Laguiole knife

Laguiole knife

The Laguiole knife is a high-quality traditional French pocket-knife, originally produced in the town of Laguiole in the Aveyron region of southern France. The word "Laguiole", pronEng|lɑːˈjɔːl "la-yoll", is a generic term, not legally restricted to any one company or place of manufacture. Such knives are produced by a number of unrelated companies in southern France, some 70% of production coming from Thiers, a long-established centre of the cutlery industry. Thanks to their elegant and distinctive lines, as well as fine craftsmanship and expensive materials, they have achieved the status of a design classic and are sold for high prices, sometimes running into hundreds of dollars.


The ancestors of laguiole knives were inspired by the Arabo-Hispanic knife, the Navaja. Migrations of men between Spain and France in summer and winter introduced the Navaja in Aveyron. The Arabo-Hispanic design was merged with the local one, represented by the older Capouchadou knives, and became the laguiole knife. The design dates from the early 19th century with a farmer's knife from the Laguiole village. The knife was first designed in 1829 and became the pattern for this style, its forged bee being its distinctive mark. In 1840 the first awls appeared to help shepherds pierce the skin of sheep that had bloated from eating too much green grass. In 1880 they added a corkscrew in response of demands from waiters of northern Aveyron. The shepherds' cross is set in the middle of the handle and was used as a rosary. The knife was planted on the bread upright and thus shepherds who did not have the opportunity attend church were able to say their prayers.

Today laguiole knives have a spring-stop that protects the blade when the knife is closed. Tradition says that a laguiole knife should be closed softly: "Silent springs makes better lives". Traditionally only the head of the household was allowed to snap his blade shut, meaning the family could clear the table.


What the various designs have in common is their slim, sinuous outline, about 10 cm long when closed, with a narrow, tapered blade and a high quality of construction. Traditionally the handle was made of cattle horn; however, nowadays more luxurious materials are sometimes used. These materials include French woods, exotic woods from all around the world, and fossilised mammoth ivory from Alaska or Siberia. The famous French designer Philippe Starck designed Laguiole knives using aluminium. The blade is often made of Stainless steel or High-carbon steel, with XC75 steels being 0,75% carbon made and XC100 being 1% carbon. More decorated laguioles even use Damascus steel.Laguiole Rouergue knives are handmade in small production runs using local and imported products. They feature natural horn, camel bone, and stag antler scales.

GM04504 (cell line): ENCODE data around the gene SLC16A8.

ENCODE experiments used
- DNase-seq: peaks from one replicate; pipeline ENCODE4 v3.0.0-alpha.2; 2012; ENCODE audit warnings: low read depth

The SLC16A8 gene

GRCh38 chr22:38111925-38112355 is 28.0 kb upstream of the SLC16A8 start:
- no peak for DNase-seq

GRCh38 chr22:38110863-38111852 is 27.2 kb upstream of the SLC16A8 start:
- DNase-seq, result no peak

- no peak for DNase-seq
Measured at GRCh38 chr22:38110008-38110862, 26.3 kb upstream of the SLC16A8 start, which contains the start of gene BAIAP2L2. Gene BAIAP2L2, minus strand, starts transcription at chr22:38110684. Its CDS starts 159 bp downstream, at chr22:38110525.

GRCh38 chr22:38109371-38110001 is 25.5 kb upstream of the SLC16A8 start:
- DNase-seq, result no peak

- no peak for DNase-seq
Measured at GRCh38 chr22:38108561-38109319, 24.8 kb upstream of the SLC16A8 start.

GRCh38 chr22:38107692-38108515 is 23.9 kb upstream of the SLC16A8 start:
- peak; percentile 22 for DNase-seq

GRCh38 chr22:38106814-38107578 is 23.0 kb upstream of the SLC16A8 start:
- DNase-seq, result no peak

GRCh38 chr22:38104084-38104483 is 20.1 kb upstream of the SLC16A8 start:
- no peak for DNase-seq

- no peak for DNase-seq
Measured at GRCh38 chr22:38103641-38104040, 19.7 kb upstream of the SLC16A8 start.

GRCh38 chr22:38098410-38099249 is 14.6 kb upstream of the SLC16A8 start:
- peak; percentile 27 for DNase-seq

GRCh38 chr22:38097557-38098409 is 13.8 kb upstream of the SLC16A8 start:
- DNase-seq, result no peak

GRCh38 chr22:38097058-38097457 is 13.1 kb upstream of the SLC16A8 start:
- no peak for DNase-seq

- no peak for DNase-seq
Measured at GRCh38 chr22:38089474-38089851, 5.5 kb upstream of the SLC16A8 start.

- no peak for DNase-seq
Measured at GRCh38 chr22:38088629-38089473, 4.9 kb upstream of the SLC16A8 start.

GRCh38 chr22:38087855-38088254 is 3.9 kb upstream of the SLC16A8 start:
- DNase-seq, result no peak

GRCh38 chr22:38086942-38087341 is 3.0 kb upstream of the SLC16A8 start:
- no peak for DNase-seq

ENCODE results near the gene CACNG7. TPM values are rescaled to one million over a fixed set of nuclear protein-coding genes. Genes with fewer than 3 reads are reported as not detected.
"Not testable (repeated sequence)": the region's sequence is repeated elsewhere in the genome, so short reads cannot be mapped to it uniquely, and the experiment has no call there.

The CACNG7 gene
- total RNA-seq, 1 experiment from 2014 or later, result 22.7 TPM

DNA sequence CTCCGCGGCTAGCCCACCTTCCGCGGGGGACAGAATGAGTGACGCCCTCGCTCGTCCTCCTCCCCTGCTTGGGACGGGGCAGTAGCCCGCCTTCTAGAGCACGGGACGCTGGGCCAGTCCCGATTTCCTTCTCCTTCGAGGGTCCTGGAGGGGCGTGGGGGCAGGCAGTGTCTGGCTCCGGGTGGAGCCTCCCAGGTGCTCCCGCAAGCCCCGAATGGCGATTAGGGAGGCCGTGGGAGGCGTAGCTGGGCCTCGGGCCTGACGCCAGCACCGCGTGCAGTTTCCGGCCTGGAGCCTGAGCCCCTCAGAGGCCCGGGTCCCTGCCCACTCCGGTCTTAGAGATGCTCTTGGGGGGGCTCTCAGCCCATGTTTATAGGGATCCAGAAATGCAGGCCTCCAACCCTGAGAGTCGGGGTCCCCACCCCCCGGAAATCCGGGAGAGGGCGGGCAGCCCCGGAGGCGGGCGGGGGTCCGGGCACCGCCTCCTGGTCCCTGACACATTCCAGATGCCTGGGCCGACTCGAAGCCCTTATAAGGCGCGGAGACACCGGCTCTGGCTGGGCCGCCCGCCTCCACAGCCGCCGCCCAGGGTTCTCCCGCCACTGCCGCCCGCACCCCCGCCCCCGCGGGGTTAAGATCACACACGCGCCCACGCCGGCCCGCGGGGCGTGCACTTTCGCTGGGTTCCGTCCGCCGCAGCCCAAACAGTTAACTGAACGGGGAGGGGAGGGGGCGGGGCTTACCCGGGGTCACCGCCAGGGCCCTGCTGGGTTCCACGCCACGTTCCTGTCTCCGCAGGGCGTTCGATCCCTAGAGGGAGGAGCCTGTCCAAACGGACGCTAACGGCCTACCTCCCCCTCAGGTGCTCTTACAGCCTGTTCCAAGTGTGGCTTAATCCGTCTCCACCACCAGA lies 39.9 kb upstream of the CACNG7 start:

Classically there is a single blade, but sometimes a corkscrew or some other implement is added. This necessitates an even slimmer cutaway handle, the shape of which is fancifully known as the "lady's leg", the bolster at the base resembling a foot.

There is some controversy about the insect depicted on the catch.Some say it represents a fly or a horse-fly which would be familiar to peasants in the rural Laguiole area, which is known for cattle breeding. The Laguiole catch is often designated as "la mouche" ("the fly") in French, but this could be linked to a lock designation in old French from earlier knives (most modern designs are slip joint knives that don't feature any locking system). [ Abeille ou Mouche ? - Laguiole - - Vente de couteaux laguiole haut de gamme ] ]

Others say the insect is a bee. One story states the use of the bee, an imperial symbol, was granted by Napoleon in recognition of the courage of local soldiers. While this story is quite popular it is actually poorly sourced.

There are about 109 production steps for a one-piece knife, about 166 for a two-piece one, and about 216 for a three-piece model.

The prestigious Laguiole iconography has been taken up as a visual theme for various other implements, so that one can now buy, for example, a "Laguiole" corkscrew, spoon, or steak-knife set.

Production sites

As Laguiole designates a type of knife and is not a brand or trade name, Laguiole knives are manufactured globally. This has caused the market to be flooded with inexpensive knives made in China and South Korea. These knives are of much lesser quality than the handmade knives from traditional manufacturers in the Laguiole region as well as the industrial products from Thiers.


External links

* [ History of the Laguiole knife]
* [ The Laguiole knife museum's website]
* [ Handcrafting pictures and videos for Laguiole knives]
* [ Manufacturing a Laguiole knife]

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